What does “Postmodern” really mean in terms of animation? Dr. Toon takes a look at an overused term.
In a medium as wonderfully variegated as animation, one hates to deal in generalities. There’s simply too much individuality sprinkled in among the assembly-line mentality and the detachment of overseas production that plagues television animation today. Yet, every time a cartoon pokes a bit past the edges of conventionality, some critic slaps the term “postmodern” on it. Indeed, the term is rapidly becoming amorphous, a catchphrase signifying nothing.
Postmodernism does not predate animation. It dates back only as far as the late 1970s, the conceptual masterwork of philosopher Jean-François Lyotard. There is considerable academic dickering on what constitutes the postmodern, as it can apply to artistic, cultural, or economic definitions. Definitions of Postmodernism convey more sense if it is seen as a movement with somewhat defined tenets.
Modernist thought is supposed to represent the primacy of objective knowledge and the unity of that knowledge with reason; Modernism is optimistic in nature and allies itself with notions of progress. Knowledge is sharply defined and with an assumption of certainty There is a unified perspective of truth, resulting in what the Modernist mind called “The Grand Narrative”, or “meta-narrative”, with reason an science providing dependable answers to, well, everything.
Postmodernism calls all of this into question. Its most definitive characteristic is the questioning of any Grand Narrative, order, or rational, scientific explanations for anything. It appears in retrogressive art forms, thrives on irony and parody, and realizes itself in the practice of extreme self-reflexivity. There is a general breakdown between high and low cultural standards and forms, and disorientation, rather than certainty, is the order of the day. Finally, Postmodernism accepts the notion of “secondary orality”, in which information is totally conveyed by visual and aural means, as written literacy breaks down as a form of communication. From there it’s a short hop to deconstruction, where a text is seen to have no author and is only interpretable according to the individual reader.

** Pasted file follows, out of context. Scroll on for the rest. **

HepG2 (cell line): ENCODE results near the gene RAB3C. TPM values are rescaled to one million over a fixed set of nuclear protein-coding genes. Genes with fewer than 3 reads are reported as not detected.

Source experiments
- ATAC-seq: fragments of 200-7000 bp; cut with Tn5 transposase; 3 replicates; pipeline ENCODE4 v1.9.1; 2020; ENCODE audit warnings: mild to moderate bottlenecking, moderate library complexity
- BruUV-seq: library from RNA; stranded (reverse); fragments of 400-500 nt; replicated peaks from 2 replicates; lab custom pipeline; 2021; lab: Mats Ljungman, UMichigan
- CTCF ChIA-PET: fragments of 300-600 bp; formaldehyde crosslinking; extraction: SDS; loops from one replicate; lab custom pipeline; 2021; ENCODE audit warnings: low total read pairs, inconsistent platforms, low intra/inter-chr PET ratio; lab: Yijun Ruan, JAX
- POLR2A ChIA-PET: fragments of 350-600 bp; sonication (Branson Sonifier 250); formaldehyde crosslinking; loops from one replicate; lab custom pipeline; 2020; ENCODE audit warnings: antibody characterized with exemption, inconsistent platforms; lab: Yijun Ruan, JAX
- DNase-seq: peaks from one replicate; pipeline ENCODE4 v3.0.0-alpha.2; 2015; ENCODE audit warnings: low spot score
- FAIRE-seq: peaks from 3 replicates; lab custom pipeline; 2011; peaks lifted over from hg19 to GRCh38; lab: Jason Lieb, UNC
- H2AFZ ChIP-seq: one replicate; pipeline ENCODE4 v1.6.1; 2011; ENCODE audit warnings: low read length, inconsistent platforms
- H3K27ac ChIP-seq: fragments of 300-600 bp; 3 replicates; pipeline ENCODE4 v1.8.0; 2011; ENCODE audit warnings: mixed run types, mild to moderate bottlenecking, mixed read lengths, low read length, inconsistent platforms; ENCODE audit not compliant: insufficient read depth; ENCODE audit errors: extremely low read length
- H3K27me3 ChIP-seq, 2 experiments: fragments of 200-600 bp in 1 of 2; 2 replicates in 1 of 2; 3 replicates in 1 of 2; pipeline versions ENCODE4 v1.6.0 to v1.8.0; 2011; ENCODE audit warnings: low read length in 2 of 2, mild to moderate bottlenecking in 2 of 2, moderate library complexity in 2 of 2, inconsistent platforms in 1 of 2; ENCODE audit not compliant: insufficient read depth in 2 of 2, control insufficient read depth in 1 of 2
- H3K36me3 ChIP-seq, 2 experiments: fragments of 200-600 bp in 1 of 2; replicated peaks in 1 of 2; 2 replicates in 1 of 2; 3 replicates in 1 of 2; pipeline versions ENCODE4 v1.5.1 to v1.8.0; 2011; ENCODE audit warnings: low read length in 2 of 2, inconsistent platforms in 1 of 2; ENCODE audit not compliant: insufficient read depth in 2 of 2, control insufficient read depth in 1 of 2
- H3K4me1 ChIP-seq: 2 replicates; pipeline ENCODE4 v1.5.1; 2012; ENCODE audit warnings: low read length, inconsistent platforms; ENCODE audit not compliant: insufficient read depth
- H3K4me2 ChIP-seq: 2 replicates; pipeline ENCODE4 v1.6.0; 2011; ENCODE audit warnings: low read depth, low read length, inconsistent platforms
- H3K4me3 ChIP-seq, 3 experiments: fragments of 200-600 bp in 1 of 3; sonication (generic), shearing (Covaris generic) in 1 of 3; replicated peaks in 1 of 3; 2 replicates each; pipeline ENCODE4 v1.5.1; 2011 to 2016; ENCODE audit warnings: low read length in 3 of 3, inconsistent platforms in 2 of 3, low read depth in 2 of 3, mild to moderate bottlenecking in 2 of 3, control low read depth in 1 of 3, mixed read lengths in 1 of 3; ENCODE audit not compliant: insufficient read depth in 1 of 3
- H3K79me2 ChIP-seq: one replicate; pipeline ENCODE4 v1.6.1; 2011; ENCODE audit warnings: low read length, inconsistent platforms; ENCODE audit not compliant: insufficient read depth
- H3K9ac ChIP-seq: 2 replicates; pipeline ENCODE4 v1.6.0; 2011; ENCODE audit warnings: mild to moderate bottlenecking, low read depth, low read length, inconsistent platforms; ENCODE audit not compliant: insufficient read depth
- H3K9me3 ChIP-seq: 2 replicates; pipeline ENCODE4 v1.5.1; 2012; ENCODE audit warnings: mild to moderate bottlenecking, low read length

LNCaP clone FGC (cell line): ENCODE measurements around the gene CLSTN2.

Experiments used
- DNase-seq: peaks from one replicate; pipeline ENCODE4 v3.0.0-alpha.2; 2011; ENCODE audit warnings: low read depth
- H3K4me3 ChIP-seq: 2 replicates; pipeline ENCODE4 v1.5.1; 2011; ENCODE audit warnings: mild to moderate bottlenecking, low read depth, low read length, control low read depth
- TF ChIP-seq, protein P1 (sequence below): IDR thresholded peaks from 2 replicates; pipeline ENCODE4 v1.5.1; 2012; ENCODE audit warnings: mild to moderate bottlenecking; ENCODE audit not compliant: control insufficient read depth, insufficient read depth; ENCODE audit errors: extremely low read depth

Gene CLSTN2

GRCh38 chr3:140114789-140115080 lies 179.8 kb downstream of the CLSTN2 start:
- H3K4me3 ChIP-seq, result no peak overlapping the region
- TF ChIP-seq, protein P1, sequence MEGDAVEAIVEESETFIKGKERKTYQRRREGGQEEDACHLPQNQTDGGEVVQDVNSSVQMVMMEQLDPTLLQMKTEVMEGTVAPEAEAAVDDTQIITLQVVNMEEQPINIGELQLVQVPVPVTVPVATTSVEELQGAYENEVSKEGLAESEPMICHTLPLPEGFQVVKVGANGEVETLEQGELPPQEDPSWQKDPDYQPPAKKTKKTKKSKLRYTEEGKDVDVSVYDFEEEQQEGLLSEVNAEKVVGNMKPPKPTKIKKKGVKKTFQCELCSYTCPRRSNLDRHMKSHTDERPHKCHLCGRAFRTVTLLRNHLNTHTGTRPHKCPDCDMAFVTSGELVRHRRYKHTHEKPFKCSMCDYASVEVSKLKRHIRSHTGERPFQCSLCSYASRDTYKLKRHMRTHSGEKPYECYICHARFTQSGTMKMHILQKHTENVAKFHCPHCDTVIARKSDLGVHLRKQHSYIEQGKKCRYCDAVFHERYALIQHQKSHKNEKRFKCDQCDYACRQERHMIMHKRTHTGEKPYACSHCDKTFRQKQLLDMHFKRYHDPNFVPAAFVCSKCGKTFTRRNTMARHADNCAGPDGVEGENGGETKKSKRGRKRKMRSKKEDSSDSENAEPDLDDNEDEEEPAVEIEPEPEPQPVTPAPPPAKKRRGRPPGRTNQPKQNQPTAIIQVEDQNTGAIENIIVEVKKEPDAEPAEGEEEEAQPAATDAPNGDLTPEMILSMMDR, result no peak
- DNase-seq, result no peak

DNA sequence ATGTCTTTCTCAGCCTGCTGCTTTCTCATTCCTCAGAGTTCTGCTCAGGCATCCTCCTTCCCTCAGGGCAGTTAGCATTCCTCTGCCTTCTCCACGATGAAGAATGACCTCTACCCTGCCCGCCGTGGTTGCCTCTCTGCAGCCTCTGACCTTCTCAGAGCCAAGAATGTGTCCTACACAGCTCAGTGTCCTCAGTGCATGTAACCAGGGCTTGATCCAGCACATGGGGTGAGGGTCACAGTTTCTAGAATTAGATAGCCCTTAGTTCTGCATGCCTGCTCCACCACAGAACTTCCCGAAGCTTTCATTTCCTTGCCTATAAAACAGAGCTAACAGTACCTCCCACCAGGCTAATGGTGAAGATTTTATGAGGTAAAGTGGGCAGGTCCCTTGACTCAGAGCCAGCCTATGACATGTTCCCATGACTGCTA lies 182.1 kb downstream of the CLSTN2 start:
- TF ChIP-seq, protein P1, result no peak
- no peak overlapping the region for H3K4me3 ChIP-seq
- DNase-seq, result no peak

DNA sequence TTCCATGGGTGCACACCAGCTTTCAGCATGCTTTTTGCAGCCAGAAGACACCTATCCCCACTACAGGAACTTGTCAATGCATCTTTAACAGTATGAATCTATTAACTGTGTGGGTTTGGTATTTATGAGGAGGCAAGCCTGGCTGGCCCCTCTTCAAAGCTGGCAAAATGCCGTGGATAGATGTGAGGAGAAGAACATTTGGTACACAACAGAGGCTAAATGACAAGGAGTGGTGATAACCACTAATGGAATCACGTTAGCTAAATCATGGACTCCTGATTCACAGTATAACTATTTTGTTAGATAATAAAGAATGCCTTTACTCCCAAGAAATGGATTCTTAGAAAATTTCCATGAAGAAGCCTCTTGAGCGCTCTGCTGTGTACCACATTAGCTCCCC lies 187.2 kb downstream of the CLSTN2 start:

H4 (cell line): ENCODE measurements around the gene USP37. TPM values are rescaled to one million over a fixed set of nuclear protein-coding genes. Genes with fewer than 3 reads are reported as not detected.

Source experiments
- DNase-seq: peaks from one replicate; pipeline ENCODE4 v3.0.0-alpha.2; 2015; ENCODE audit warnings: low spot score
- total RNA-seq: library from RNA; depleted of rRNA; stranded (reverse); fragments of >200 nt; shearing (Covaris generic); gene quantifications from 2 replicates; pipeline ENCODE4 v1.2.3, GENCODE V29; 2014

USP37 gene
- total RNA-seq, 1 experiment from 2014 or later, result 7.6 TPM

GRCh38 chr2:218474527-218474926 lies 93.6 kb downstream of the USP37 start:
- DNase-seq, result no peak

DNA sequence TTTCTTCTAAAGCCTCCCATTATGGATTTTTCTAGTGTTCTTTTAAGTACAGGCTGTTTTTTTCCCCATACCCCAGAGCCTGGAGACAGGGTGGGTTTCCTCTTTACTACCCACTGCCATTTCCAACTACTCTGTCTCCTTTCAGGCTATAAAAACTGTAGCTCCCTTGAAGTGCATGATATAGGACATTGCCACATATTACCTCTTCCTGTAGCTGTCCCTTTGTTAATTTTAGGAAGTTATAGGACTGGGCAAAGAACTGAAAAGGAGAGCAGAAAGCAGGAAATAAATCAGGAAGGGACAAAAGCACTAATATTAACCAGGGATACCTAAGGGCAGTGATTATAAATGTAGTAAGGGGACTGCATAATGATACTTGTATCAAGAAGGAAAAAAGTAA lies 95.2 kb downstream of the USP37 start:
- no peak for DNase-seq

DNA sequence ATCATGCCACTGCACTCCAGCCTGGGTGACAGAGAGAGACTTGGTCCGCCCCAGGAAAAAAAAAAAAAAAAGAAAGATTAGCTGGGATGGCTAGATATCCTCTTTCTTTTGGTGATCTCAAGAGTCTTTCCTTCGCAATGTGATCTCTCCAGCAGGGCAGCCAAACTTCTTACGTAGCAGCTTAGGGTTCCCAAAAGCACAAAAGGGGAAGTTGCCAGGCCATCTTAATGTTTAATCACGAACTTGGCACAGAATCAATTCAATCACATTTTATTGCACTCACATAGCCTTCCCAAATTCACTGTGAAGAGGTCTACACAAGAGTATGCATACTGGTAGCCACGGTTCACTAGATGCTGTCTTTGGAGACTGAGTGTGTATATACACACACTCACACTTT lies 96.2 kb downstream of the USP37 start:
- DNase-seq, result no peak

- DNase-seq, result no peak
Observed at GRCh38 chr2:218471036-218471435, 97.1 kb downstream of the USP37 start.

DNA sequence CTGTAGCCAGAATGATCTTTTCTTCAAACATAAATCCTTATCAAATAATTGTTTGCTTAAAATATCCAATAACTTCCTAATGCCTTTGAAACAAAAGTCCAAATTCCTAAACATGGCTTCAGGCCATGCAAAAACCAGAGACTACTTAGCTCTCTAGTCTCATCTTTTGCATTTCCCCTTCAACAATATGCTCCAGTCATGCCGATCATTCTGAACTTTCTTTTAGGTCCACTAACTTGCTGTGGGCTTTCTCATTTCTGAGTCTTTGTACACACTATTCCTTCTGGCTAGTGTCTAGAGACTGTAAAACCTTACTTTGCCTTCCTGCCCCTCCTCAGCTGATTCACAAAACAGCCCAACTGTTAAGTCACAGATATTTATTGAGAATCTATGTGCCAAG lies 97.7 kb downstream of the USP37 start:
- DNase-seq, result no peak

Thanks a lot, Dr. Toon. Now tell us how this relates to animation criticism and why is it important to know. Simple, dear readers. You want to avoid being misled, misleading others, and you always want to keep your criticism honest and correct. Also…um…it’s important to know exactly what you’re talking about when you present your ideas to a readership.
The problem with postmodern interpretation, you see, is that postmodernity has been a coherent concept since, oh, 1979. What, indeed, did analysts call The Rocky and Bullwinkle Show (later called The Bullwinkle Show) back in the days from 1959-1964? The adventures of moose and squirrel, along with its accompanying short features such as Fractured Fairy Tales, met every current criterion for postmodernity. Where are retrospective analyses and academic studies on The Bullwinkle Show today?
If we are to identify postmodernism in animation, we must apply the rules rather stringently. It is possible for a given cartoon to meet one or two of the criteria above and still not qualify. This mostly happens when the work in question is derivative of true postmodernity, or is simply presenting itself as trendy and cool.